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It's a muscular tube that extands from the vulva to the cervix, a muscular ring at the base of the uterus. It's about 3 inches long, which is a little worrying, since the erect penis is about 6, so presumably the penis corrugates or something like that.
This is the external part of the female genitalia. It has several layers worth knowing about:
- Mons pubis – the rounded fatty lump over the top of the pubic bones.
- Labia major – the outer layer, the skin surrounding the vulva
- Labia minor – inside the first ring of the labial tissue, this is a fold that contains the urethral and vaginal openings, and has the clitoris at the upper apex.
- Hymen – A thin film of tissue around the entrance of the vagina. In virgins, generally this remains intact, becoming broken on the first instance of intercourse. However, sometimes it can break before this point, through vigorous exercise or similar.
The female equivalent of the penis – it even contains erectile tissue! Looks a little bit like a small willy, with the head, also called the glans, and the shaft connecting it above. Attached either side is the v-shaped corpus cavernosum, which contains nerve fibres believed to be involved in orgasm. The clitoris can be covered by a fold of skin called the clitoral hood.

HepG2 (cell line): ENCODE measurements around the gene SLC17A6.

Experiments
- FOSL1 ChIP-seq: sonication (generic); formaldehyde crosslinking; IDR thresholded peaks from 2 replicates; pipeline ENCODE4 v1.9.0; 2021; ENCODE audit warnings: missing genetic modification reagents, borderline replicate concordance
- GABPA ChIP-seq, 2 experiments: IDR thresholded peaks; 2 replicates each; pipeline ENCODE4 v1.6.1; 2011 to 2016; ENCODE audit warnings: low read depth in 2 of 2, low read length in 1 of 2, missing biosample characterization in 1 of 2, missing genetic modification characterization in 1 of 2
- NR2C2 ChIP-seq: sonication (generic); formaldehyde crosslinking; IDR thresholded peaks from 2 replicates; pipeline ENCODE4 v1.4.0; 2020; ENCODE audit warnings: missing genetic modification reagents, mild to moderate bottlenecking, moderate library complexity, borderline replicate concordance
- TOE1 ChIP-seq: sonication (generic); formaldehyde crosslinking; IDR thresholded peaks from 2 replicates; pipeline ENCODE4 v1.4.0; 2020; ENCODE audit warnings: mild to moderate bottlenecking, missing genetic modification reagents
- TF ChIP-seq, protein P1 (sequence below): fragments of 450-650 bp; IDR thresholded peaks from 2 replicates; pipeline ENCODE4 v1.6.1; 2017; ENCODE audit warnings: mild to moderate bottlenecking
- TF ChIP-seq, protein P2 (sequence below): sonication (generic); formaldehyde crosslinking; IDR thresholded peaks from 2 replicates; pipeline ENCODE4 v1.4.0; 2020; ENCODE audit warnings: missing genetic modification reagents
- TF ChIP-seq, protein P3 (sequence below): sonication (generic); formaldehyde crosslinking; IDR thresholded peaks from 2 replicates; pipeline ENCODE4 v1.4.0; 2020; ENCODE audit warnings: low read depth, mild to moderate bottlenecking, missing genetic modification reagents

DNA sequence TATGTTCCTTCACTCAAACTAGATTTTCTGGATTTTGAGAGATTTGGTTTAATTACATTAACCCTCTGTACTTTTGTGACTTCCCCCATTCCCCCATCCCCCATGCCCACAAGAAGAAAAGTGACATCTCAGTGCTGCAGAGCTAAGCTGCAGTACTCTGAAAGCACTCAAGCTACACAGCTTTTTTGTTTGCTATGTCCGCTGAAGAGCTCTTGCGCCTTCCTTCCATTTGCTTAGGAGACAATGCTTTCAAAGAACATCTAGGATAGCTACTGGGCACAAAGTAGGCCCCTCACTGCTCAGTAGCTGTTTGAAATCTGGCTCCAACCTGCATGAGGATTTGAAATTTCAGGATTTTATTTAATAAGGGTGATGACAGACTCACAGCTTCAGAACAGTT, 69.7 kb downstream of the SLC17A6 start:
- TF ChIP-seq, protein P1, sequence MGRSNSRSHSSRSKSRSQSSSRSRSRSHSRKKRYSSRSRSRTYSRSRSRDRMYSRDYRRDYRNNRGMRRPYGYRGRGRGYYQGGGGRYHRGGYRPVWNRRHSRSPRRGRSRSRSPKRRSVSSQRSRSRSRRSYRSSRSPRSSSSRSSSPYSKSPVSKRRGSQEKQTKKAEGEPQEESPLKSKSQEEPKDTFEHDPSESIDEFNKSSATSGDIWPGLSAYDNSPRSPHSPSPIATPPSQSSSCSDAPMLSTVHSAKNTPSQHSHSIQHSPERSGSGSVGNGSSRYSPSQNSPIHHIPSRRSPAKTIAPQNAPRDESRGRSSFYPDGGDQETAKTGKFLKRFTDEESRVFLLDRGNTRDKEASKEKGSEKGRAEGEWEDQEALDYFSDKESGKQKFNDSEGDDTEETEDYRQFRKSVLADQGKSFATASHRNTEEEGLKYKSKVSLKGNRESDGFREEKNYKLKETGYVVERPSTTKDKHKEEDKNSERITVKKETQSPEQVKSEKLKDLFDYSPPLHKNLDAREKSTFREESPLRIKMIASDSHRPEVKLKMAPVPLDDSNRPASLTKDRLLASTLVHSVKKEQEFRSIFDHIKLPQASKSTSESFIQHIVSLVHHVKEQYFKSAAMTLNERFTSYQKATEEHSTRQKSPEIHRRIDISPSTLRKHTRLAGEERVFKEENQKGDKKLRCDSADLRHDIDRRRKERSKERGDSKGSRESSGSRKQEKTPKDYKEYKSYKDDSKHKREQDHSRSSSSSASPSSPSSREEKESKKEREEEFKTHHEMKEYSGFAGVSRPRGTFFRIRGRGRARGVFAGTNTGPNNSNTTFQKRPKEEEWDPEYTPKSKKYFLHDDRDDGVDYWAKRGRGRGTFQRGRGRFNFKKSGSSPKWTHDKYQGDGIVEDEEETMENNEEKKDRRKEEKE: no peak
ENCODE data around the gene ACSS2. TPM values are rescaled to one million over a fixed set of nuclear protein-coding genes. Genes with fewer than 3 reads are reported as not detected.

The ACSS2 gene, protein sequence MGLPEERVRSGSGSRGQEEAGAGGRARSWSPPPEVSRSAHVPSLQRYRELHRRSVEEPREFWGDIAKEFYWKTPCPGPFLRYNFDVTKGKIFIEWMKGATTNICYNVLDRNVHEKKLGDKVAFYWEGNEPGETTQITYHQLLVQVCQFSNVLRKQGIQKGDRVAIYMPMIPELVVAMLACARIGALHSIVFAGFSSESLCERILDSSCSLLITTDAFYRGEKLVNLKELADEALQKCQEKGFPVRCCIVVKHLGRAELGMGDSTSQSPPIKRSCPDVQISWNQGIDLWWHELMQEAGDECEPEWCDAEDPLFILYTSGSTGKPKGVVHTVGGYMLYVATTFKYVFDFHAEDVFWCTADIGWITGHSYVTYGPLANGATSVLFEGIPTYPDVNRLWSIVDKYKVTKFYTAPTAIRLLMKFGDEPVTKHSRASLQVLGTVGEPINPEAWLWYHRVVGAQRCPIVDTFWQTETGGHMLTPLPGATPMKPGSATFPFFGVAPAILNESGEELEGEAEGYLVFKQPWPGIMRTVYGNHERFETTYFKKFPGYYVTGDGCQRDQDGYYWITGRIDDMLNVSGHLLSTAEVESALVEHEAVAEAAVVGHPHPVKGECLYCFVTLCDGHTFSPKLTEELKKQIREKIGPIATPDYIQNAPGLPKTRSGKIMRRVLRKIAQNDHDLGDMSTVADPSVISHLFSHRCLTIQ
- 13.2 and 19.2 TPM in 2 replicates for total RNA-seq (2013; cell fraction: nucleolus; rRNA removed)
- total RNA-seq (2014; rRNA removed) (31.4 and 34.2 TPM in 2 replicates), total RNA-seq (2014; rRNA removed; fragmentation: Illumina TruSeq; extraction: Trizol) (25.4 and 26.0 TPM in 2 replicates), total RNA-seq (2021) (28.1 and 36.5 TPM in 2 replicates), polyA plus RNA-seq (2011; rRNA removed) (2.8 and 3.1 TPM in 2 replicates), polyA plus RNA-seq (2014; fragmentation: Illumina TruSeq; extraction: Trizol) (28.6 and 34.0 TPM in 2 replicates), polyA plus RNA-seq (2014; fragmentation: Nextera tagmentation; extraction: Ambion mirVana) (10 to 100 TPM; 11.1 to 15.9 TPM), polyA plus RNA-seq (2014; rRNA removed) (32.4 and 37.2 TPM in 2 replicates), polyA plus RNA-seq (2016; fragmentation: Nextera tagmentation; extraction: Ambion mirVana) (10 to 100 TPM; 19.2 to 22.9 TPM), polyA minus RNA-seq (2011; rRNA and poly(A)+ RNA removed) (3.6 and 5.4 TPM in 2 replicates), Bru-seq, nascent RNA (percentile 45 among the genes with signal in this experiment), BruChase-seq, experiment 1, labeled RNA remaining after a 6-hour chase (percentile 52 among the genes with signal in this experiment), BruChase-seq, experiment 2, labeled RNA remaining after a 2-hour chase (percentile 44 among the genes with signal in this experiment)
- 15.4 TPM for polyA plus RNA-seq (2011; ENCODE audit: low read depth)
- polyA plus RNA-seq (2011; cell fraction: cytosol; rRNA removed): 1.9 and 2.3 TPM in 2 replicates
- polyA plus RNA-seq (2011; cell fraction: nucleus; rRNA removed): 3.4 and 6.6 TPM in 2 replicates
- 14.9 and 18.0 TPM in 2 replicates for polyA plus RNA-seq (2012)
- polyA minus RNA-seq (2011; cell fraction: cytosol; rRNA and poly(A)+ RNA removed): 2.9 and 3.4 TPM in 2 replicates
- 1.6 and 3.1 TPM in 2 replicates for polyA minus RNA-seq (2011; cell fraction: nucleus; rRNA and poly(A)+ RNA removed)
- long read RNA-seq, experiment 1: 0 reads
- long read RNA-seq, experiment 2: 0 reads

The diagram shows the bits of the cervix that are important. Hopefully, the internal and external os are fairly self-explanatory - they're the holes at each end of the cervix, the former going into the uterus, the latter the vagina. The endocervical canal is essentially the bit in the middle between the ora (plural of os - weird, eh). The ectocervix is the bit of the cervix which projects into the vagina.
- Candiasis – fungal, common in immunosuppressed and diabetic.
- Syphilis – STD, spots and stuff, swelling.
- Herpes – STD, painful ulceration, swelling.
- Granuloma inguinale – STD, found in tropics, chronic vulvar ulceration
So, as a general guide, vaginal warts? STD.
Cancer of the vulva
Squamous carcinoma is relatively rare, but quite serious. Even mildly invasive forms tend to have lymph node involvement, which is attached to a poor prognosis.
Non-specific inflammation of the cervix is common, especially with presence of an intrauterine device. Can also be caused by Chlamydia.
Benign polyps are common, often associated with acute or chronic inflammation. No malignant potential
Squamous neoplasia is relatively common. Risk factors:
- Early first intercourse
- Frequency of intercourse
- Number of partners
- Human papilloma virus infection
- Smear tests are a screening program that prevents upto 90% of cervical cancer.